The EU Commission released its negotiating positions for the textile and apparel sector in the Trans-Atlantic Trade and Investment Partnership (T-TIP) on May 14, 2014. The position paper outlines a few areas that the EU Commission says it would include in the T-TIP negotiation with the United States:
- Labeling requirements for textile & apparel and footwear products
- convergence and/or harmonization of approaches to guarantee product safety and consumer protection
- standards approximation
Earlier this year, USTR also released its negotiating objectives for the T-TIP. Specifically for the textile and apparel sector, USTR will “seek to obtain fully reciprocal access to the EU market for U.S. textile and apparel products, supported by effective and efficient customs cooperation and other rules to facilitate U.S.-EU trade in textiles and apparel.” USTR holds the positive view that “eliminating the remaining duties on our exports will create new opportunities for integration into European supply chains and to sell high-quality “made-in-USA” garments to European consumers. Enhanced U.S.-EU customs cooperation will also help ensure that non-qualifying textiles and apparel from third countries are not being imported into the United States under T-TIP.
However, T-TIP negotiation somehow is under the shadow of the Trans-Pacific Partnership (TPP), another free trade agreement currently under negotiation among the United States and other eleven countries in the Asia Pacific region. As reported by the Inside US Trade, the National Council of Textile Organizations (NCTO) holds the view that TTP and T-TIP negotiation should be dealt with “sequentially”. NCTO would like to avoid a situation where the US makes a concession on textiles and apparel to the EU in T-TIP that goes beyond the US offer to Vietnam in TPP, causing Vietnam to demand the same concession in the TPP talks.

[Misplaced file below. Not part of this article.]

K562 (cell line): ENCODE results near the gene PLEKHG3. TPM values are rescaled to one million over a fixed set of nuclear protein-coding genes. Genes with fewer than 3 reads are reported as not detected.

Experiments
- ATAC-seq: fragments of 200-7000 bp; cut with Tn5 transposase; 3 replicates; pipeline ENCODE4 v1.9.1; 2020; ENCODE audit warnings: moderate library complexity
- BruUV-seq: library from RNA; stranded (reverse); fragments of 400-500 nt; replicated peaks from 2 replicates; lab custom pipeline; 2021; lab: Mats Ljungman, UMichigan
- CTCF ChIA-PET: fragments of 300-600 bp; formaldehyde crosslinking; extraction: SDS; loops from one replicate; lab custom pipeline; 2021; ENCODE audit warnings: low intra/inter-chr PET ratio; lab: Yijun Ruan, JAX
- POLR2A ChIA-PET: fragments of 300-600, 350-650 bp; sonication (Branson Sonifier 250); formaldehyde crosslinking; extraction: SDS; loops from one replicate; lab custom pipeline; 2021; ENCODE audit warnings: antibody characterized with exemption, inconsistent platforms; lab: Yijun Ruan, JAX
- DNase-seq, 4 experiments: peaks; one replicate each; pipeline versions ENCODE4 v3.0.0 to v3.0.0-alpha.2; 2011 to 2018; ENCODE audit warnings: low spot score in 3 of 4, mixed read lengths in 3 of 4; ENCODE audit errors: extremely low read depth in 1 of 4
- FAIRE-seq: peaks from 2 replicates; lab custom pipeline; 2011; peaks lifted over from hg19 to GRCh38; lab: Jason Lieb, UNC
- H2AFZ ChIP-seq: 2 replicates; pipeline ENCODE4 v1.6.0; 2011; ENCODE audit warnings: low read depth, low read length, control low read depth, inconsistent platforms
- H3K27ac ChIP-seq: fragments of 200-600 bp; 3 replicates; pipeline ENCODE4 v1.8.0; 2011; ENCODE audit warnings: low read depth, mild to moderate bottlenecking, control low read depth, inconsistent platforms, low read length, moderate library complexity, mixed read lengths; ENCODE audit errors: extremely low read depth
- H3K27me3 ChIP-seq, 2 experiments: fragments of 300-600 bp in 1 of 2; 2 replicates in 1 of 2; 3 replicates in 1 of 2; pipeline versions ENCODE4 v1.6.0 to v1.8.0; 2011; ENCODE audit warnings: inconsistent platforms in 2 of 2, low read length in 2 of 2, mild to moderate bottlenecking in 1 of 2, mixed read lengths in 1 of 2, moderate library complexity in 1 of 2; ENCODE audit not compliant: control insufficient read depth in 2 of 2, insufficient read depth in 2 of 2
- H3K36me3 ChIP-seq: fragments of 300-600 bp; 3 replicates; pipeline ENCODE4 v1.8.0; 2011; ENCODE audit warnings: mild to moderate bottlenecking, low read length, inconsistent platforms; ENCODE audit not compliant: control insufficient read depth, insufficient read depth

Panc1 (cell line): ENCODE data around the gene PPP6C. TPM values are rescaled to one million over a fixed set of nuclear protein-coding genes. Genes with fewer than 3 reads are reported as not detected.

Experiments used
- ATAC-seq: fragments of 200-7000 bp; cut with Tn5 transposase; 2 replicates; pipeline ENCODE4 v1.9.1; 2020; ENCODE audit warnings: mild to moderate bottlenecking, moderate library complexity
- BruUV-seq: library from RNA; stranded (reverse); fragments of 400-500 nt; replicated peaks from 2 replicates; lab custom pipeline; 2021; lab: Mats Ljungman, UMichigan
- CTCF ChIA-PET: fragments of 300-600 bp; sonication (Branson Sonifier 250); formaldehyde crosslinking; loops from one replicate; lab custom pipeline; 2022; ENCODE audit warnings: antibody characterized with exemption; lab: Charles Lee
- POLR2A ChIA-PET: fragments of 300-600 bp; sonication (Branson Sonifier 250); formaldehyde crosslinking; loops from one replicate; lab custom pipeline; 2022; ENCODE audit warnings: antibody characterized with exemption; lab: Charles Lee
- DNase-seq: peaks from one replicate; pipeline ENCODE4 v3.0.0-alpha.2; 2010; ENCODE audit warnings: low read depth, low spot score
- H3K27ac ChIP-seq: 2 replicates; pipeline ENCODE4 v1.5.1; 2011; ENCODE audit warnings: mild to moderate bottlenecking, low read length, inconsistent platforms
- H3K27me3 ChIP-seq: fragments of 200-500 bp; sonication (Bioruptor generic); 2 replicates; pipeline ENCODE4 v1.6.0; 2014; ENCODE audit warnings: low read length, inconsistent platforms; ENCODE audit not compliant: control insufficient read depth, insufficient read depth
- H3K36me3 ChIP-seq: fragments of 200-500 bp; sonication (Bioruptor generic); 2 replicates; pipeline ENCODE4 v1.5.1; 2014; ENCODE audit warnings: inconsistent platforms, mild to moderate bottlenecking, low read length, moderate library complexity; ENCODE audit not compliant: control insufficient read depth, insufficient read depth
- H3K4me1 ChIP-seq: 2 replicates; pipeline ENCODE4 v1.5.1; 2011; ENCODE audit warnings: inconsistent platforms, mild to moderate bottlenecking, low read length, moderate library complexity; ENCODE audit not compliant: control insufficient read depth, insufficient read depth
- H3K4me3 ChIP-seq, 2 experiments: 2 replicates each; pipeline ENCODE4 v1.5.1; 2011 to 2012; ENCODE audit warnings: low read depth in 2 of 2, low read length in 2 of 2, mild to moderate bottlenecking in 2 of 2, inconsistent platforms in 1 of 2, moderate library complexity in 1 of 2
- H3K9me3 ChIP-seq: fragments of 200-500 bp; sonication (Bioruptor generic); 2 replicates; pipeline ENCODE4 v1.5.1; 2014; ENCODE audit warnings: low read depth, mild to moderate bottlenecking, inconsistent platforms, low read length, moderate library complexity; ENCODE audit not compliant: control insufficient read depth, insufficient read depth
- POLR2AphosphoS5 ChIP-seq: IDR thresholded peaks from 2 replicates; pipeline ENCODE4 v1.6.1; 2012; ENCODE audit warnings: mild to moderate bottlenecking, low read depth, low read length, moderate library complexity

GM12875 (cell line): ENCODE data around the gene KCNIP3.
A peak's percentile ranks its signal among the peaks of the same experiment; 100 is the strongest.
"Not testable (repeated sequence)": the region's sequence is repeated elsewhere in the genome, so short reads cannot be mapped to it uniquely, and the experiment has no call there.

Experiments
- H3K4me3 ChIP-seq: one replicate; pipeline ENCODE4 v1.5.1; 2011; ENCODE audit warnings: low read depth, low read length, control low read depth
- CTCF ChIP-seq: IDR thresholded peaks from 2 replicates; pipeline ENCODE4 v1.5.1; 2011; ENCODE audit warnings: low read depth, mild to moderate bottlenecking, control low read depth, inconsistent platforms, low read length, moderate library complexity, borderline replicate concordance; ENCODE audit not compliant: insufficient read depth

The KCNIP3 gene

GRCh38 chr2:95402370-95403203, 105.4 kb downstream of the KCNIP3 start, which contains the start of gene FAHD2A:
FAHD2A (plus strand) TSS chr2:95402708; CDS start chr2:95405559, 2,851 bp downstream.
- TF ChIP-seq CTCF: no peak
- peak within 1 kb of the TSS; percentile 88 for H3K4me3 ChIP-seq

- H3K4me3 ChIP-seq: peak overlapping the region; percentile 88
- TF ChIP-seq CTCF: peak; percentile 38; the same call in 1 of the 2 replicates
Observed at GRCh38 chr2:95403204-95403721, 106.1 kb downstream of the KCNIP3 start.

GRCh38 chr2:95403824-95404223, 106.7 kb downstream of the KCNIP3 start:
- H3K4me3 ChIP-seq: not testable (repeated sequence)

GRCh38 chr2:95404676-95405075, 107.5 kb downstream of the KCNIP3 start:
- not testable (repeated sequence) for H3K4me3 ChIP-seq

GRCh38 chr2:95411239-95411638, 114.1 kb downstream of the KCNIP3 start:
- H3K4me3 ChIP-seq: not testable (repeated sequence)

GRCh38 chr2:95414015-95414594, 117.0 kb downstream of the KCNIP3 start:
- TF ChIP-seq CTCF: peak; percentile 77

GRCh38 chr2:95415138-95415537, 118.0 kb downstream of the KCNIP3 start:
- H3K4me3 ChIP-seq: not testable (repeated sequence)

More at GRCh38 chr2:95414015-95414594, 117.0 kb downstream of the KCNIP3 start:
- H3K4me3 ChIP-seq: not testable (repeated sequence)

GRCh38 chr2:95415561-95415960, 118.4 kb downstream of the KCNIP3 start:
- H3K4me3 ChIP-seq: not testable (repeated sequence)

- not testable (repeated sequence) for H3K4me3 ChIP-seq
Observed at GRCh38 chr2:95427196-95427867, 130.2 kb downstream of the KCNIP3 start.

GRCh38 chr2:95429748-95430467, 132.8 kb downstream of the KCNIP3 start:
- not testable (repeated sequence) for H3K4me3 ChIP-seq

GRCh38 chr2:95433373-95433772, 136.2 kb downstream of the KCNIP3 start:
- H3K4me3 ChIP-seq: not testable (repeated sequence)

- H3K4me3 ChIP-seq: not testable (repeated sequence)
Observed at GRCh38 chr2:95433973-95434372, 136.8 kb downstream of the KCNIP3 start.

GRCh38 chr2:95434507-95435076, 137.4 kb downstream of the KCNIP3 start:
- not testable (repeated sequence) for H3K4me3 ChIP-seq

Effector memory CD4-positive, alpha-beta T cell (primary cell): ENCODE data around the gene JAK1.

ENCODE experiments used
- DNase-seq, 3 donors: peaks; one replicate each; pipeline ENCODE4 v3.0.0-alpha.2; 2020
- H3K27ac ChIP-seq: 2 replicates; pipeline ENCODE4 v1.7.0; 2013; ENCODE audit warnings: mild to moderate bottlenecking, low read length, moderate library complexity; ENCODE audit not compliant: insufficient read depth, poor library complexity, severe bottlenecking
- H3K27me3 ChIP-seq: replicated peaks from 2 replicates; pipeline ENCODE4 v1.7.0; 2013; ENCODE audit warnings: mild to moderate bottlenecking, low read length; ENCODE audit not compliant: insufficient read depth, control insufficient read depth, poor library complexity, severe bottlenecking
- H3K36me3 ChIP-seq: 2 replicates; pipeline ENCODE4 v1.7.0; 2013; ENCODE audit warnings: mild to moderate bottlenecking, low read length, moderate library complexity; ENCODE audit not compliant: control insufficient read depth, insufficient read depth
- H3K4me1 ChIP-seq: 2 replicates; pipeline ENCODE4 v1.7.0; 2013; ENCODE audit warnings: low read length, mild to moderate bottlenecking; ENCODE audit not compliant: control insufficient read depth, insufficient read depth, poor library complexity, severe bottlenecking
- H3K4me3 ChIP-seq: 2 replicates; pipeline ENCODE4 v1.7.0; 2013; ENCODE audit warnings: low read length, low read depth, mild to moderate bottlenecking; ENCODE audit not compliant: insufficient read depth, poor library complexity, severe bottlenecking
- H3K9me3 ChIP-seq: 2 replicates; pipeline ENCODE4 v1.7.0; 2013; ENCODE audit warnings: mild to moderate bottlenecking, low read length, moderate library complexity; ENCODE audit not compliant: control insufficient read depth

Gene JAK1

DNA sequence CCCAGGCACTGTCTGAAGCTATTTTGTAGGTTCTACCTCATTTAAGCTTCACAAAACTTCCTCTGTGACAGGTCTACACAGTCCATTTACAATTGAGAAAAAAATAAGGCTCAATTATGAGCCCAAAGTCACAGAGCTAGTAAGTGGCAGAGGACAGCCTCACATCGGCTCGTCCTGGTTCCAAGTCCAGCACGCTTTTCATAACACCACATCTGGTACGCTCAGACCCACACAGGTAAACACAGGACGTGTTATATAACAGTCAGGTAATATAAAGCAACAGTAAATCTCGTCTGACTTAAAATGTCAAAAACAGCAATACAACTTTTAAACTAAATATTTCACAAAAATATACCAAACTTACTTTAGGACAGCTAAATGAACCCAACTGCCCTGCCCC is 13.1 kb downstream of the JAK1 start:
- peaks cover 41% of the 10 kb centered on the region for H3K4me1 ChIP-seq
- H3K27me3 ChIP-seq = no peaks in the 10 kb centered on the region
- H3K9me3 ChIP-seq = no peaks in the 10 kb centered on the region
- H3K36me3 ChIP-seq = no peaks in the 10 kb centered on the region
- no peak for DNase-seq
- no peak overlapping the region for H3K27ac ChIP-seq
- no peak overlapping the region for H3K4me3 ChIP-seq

One of the most difficult issues on textiles and apparel in T-TIP will be the rule of origin, given that the U.S. and EU have taken vastly different approaches on this issue in their existing preferential trade agreements. The EU rule of origin for apparel essentially consists of two different rules — one that applies generally and one that can be used as an exception. Under the general rule, an apparel item qualifies as originating if it has undergone at least two “substantial processes” in the EU. In general, weaving the yarn into fabric and finishing the fabric are considered substantial operations. Under this scheme, EU manufacturers can use non-originating yarn to make qualifying apparel as long as that yarn is woven into fabric in the EU and also finished there. As a result, this part of the EU rule is sometimes referred to in the United States as the equivalent of a “fabric-forward” rule, since it usually requires all components of the item, starting with the fabric, to be made in the region.